Who hates China?

It seems that whenever a foreign observer criticizes China too strongly, they are labeled as somebody who feels threatened by China’s rise and seeks to undermine or belittle the accomplishments of the last 25 years. But who really hates China? For example, if I hated China – if I really wanted to see China fail – what would I do?

1. I would censor media reports about the spread of HIV/AIDS in China and harass or arrest anyone who seeks to publicize the truth about the extent of the disease while allowing this horrible virus to continue its destruction of lives, families, and communities. Instead of more education about the actual causes and transmission of the disease, I would blame the crisis on immoral foreigners and ‘troublemakers’ in the medical community.

2. I would make sure that economic growth, incomes, and opportunities were distributed unevenly throughout the country because there is no better way to be a ‘splittist’ of a nation than to make one part rich and keep a whole other (larger) part really poor. I would then systematically dismantle social welfare programs so that the ability to pay becomes the primary qualification for access to education and medical care. Those people too poor to pay I would let fend for themselves as a permanent pissed-off underclass, because that’s never caused problems in China before, right?

3. I would censor artists, musicians, painters, and filmmakers so that the true creative potential of the people can only be reached in secret or overseas. If an international body recognized an artist for the brilliance of their work, I would make sure first that the work was politically correct or appropriately edited before allowing the artist to receive his or her award. This would send a warning to others in the arts community that future creative endeavors must first meet the requirements of state and party. After all, which would you rather spend an evening watching: Zhang Yimou’s Ju Dou or the CCTV New Year’s Extravaganza?

4. I would create a system whereby local officials were never accountable to those they govern. Instead, I would reward officials only on the basis of self-reported economic growth thus gutting of any meaning laws protecting the environment or local communities. I would supervise the courts so that people would find it incredibly difficult to sue the government and, if they do, I would arrest their lawyers, thus further weakening the rule of law and the legal protections of stakeholders in society. Instead, I would watch blandly as China’s careens towards the greatest environmental mess in human history with poisoned rivers, industrial wastelands, and children and adults suffering horrific illnesses due to the toxic smog that envelopes most of China’s major cities. It’s hard to argue with logic that says cancerous particulate matter in the air is an acceptable cost of economic development but drinking a cold beverage is harmful to your health.

5. I would continue to cling to the territorial legacies of past empires and claim sovereignty over peoples that have never had any desire to be ruled by Beijing. I would further destabilize those regions by suppressing the language, culture, and religion of the subject people (including exiling major religious figures). I would anger the local communities by promoting the settlement of Han Chinese into those areas further diluting the culture, and build new railroads and pipelines to facilitate greater exploitation of resources so as to build grand cities thousands of miles away. If some territories did break away and succeeded in forming their own government, I would work to alienate those people from the world community and block their membership in any international organization. I would also promise invasion if that territory ever tried vote to form its own country, because nothing says ‘togetherness’ like the threat of military force.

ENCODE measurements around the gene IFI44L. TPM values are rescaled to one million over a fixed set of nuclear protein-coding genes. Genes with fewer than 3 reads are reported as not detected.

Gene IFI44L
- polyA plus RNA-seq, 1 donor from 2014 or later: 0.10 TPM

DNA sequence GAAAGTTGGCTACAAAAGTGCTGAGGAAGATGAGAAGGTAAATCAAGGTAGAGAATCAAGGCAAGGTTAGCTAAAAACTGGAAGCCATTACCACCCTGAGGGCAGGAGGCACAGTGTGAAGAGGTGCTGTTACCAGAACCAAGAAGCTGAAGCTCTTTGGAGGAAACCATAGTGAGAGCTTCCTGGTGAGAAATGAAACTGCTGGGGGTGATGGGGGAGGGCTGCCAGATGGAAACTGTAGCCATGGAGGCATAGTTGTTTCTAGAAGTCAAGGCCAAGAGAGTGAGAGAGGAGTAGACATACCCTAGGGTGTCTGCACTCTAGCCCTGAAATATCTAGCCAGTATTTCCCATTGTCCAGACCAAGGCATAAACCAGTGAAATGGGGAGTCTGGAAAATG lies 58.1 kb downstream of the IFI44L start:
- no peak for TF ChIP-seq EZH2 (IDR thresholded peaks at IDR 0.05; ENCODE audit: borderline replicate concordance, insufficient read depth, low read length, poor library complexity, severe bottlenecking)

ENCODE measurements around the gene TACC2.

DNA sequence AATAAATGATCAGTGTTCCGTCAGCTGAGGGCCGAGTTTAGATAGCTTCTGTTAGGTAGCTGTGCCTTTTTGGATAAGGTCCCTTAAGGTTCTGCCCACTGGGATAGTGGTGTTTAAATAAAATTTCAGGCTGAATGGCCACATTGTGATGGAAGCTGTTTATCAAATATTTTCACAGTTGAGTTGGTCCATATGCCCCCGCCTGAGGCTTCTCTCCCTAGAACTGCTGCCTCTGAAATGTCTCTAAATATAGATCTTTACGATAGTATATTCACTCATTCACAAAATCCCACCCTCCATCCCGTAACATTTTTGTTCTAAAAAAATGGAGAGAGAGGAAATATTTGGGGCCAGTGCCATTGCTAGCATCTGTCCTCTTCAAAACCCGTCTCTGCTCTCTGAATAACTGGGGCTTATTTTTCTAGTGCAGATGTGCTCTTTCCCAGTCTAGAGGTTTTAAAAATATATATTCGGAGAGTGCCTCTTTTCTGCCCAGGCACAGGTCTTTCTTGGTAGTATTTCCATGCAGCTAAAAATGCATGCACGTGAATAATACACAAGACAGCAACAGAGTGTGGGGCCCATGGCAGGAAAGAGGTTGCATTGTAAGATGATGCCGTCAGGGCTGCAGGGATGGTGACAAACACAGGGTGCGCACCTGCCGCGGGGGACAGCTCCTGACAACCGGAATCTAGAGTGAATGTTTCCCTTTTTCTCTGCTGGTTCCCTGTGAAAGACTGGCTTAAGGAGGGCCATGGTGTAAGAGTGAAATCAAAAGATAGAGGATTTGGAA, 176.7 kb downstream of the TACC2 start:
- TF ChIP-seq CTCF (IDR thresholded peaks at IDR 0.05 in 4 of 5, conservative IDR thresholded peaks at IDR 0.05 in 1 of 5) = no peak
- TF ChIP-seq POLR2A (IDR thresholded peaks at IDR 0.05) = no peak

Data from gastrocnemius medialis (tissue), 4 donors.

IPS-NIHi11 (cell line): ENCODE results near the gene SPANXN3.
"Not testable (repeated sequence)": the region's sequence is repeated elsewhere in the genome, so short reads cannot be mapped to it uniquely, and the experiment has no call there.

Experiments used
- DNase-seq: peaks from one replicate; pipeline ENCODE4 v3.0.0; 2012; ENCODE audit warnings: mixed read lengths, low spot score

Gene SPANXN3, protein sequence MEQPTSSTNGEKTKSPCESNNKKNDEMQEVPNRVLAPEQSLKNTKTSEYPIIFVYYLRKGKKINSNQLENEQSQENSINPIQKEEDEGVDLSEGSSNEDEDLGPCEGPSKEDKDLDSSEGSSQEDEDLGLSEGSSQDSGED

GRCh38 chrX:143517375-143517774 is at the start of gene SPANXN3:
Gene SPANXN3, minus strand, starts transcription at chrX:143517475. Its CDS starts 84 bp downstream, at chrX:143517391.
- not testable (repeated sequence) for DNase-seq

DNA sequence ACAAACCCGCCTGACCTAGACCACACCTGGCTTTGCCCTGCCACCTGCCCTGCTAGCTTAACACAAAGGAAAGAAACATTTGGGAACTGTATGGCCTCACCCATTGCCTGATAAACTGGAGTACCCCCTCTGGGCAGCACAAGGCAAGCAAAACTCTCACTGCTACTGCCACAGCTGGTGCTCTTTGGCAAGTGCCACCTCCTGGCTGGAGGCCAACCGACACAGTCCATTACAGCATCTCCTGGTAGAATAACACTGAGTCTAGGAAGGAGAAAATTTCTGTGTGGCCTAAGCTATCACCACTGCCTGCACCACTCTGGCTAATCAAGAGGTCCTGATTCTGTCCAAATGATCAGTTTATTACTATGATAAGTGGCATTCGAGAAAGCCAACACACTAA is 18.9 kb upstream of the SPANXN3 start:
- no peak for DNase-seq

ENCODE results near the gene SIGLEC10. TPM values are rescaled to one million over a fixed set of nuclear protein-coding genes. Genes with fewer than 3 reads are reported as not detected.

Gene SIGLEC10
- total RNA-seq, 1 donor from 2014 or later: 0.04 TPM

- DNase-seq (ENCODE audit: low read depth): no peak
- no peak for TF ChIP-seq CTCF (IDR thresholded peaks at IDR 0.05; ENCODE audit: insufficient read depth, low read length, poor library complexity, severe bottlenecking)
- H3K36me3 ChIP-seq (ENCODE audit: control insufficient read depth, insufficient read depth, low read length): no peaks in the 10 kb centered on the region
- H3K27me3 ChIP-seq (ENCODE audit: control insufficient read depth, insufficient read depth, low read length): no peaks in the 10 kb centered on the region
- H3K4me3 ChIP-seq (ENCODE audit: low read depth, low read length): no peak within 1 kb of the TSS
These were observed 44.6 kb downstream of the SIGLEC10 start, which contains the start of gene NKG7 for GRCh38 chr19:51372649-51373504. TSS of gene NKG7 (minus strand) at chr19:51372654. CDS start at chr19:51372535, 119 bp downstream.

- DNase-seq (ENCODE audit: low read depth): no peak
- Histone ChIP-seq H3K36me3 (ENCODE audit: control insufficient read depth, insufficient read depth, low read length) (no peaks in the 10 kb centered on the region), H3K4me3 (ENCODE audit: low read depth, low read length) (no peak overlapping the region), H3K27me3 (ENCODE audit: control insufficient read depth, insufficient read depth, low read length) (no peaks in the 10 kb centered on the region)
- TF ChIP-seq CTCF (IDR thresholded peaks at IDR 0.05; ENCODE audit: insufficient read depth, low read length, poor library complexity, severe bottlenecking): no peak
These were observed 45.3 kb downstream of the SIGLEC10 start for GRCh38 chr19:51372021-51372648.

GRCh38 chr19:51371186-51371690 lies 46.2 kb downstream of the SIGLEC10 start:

6. I would create a birth-control policy that results in the abortion or export of unwanted girl children causing horrifically skewed sex ratios and a growing population of unmarried and underemployed young males because that’s a sure recipe for a stable society. Meanwhile, I will label any Chinese who marries or dates a foreigner as ‘immoral.’

7. I would use the basest justifications of geopolitics, amoral capitalism, and resource extraction to guide my international relations and foreign policy. This would ensure that despite Olympic Games and gleaming towers, the world community still thinks of China’s government as an enemy of the people and friendly to thugs. I’m here to tell you: the United States has used this strategy for over a century…anyone care to turn on CNN and see how well it’s worked out for us?

8. I would create a political ideology that systematically denies the people a voice in the affairs of government. I would make sure that political organizing, activism, and being socially and politically aware were as difficult as possible if not illegal. In this system, I would make the hold on power of an elite few more important than the well-being and potential of the great many. This would trickle down and create a ‘me first’ society that destroys community spirit while breeding mistrust towards others. I would create a society where pushing and shoving are common in public places, where people are treated differently based on their race or gender, and where every person approaches any commercial or social interaction with a stranger by wondering: ‘How am I going to get screwed? How can I screw the other guy?’

9. I would react to anything critical of China by throwing a temper-tantrum and screeching about ‘seeking the destruction of the Chinese nation’ even if the story is about bathrooms, funny English signs, or coffee shops. I would also label any criticism of China, by Chinese or foreigners and no matter how valid or vital, as ‘unpatriotic” or “anti-China.’

If I hated China, there are many things that I could do, but few that haven’t already been done by the Chinese government and the CCP. Few observers of China do ‘hate China.’ We choose to live here and work here. Many of us have families here. For my part, I have made the study of Chinese history my life’s work.